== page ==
“Just as a person with a severe hemispheric imbalance can be badly disconnected from emotions such as empathy, and thus sanction or even encourage actions such as mass murder that is war, so too can an entire society. In the opinion of some researchers, societies that are hemispherically unbalanced are more likely to be patriarchal, hierarchal, and violent, whereas societies that are hemispherically balanced are more likely to be egalitarian and democratic, and employ violence only in self-defense.” – From the book
Remember the caricatures of stage hypnotists brandishing a swinging pocket watch while intoning “Look into my eyes…” ? Well, according to author Thom Hartmann, this type of hypnosis was actually a bona fide psychiatric therapy in the late 1700’s and early 1800’s. In fact, Franz Anton Mesmer (“mesmerize”) was the first person to develop a system of bilateral cross-hemispheric stimulation by waving his fingers side to side while a patient followed with their eyes. Mesmer discovered that his system was quite effective in resolving non-organic physical and psychological problems. That is, psychosomatic conditions or issues rooted in emotional trauma.
In the late 1800’s, Sigmund Freud—a protégé of Josef Breuer—discovered the power of bilateral therapy in the form of alternatively stroking both sides of the body, a technique that Mesmer first developed. In fact, in the 1880’s and early 1890’s, Freud’s preferred method of treatment wasn’t talk therapy (which is what he became famous for) but a bilateral technique known as hypnosis.
In Walking Your Blues Away, author Thom Hartmann traces Freud’s sudden discontinuance of hypnosis to the popularity of the book Trilby, authored by George Du Maurier in 1894. Playing on the new wave of anti-Semitism that swept Europe at the end of the 19th century, Du Maurier’s novel Tribly chronicled the seductive story of Svengali a “sinister, Jewish” hypnotist who exploited susceptible women both sexually and financially.
Hartmann suggests that the public reaction to Jewish physicians employing hypnosis was so intense, that Freud had no choice but to abandon this successful form of therapy.
Walking Your Blues Away offers theories as to why bilateral therapies such as hypnosis, side-to-side stimulation, NLP, EFT, etc. are so successful at reframing emotional trauma—and the author applies this mode of therapy to walking.
The hippocampus is the part of the brain that functions as a “dumping ground” of memories, so to speak. Whatever we go through or experience in a day is processed by the hippocampus while sleeping (REM being another form of bilateral stimulation). However, some emotional trauma—such as what is experienced with PTSD—is so severe that the hippocampus can’t process it all. This trauma then becomes “stuck” in the brain, unable to be processed as a mere memory. These frozen experiences can debilitate and depress unless they become resolved.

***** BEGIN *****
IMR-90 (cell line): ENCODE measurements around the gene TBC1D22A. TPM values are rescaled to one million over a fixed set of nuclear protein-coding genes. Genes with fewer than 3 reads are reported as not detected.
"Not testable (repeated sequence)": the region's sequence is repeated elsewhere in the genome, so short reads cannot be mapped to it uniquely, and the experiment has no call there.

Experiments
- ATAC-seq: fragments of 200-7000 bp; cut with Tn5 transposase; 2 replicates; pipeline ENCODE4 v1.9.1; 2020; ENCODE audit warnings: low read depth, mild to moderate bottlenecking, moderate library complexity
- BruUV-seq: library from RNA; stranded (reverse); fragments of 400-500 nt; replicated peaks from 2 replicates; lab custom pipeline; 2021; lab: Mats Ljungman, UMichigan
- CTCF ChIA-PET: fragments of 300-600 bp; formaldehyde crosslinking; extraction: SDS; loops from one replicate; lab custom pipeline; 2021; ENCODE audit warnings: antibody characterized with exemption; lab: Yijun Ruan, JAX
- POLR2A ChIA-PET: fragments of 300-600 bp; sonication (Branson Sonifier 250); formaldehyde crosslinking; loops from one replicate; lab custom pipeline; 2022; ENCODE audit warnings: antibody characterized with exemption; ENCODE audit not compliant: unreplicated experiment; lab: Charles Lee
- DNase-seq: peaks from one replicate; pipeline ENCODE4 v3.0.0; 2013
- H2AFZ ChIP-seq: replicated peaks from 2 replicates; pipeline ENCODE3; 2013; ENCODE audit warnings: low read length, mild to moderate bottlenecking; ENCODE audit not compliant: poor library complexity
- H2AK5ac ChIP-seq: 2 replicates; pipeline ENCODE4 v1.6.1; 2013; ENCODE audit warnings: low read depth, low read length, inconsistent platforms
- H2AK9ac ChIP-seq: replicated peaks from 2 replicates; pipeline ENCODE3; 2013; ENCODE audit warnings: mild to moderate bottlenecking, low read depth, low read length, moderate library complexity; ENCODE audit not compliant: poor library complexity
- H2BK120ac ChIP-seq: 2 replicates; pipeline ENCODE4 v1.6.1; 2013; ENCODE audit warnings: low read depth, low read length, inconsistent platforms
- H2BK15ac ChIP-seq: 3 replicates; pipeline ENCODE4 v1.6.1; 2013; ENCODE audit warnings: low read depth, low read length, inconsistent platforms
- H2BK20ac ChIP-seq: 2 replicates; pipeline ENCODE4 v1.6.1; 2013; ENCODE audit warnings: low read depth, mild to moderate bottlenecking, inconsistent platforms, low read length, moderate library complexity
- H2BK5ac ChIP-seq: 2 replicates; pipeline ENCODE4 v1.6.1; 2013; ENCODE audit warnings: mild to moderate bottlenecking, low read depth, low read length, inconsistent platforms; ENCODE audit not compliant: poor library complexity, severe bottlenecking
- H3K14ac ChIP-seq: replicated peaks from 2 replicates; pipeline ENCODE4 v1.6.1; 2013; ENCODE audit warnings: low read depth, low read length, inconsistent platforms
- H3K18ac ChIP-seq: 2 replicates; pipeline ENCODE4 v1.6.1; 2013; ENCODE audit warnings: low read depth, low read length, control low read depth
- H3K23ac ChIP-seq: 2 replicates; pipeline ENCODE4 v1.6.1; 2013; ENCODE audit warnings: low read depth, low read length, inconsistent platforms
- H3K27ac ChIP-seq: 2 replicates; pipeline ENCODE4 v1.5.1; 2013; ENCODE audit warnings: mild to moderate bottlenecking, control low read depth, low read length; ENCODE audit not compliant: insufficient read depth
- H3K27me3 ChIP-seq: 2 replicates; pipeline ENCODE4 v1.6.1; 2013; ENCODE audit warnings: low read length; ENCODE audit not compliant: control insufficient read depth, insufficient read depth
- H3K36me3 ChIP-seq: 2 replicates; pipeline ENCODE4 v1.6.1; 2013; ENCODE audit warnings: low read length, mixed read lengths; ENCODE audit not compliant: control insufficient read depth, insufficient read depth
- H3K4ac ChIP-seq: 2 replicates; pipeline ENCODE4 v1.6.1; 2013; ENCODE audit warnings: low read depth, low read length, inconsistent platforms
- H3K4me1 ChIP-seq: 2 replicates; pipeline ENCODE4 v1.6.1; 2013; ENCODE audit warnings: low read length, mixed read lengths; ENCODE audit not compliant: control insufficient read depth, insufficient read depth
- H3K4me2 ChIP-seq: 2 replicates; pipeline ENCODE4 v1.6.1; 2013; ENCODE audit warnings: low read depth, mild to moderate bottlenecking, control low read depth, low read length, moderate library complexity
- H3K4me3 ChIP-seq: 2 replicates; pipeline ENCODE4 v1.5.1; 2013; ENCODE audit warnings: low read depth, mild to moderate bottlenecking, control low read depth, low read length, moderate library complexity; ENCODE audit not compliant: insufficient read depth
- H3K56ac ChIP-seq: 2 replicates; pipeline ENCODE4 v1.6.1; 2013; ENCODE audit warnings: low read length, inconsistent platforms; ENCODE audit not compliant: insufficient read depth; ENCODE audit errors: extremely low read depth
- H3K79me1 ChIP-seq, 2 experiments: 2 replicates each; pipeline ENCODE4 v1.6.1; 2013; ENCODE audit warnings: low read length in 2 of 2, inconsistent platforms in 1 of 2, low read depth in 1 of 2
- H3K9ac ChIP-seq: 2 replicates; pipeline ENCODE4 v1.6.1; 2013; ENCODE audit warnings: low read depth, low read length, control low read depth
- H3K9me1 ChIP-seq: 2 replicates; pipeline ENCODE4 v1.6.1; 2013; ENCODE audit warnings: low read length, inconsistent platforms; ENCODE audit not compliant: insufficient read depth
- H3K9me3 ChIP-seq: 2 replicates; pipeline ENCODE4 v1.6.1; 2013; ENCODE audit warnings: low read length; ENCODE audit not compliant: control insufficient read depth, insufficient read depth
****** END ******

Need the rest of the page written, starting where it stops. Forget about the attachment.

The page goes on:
Interestingly, talk therapy can often cause a “re-wounding”, asserts Hartmann, which actually makes matters worse. Drawing on his experience with NLP, he realized that emotionally charged memories are “seen” front and center of a person—in full color—while non-traumatic memories are “seen” far away, off to the side, “flat”, or in black and white.
Combining the most natural form of bilateral therapy extant—walking—with NLP, Hartmann realized that holding a painful memory in central awareness while walking can resolve a traumatic issue in less than 30 minutes.
Yet, according to Walk Your Blues Away, Hartmann’s technique has proven successful for alleviating both short term and long-term symptoms in people—ranging from angry domestic disputes to war trauma. This is because walking uses both hemispheres of the brain, and “holding” the traumatic issue in one’s mind while walking can literally vaporize disturbing events. In addition to providing compelling evidence in the form of case studies, he also shares fascinating cultural and historical anecdotes as to why “brain balance” can heal. For example, Hartmann refers to the legacy of left-brain dominance caused by literacy as put forth in the book The Alphabet Versus the Goddess by Leonard Shlain, as well as Darwin and the “noble savage” and how “walking” tribes were much less violent than “civilized” horse-riding people. Most of us realize the many benefits of walking, but Walking Your Blues Away describes a deceptively simple process to resolving stuck emotions and symptoms stemming from traumatic experiences. At only 102-pages, this is a short book, but the case histories and theories Hartmann presents is compelling—and his methodology is so easy that even a child could use it.
In fact, walking as bilateral therapy can also be used to generate creativity, solve problems, and create motivational states.
My one criticism of this book is that the author doesn’t mention if this type of therapy can be used with treadmills. I happen to live in a region that experiences some cold winters and while I’ll go to the park as long as I can stand it, it’s difficult to do so when the wind chill sinks to 0 degrees!
Bilateral therapy through walking is a fascinating, sensible idea—so if this form of healing sounds appealing to you, it’s an easy way to (hopefully) treat chronic emotional distress or resolve “stuck” emotions.
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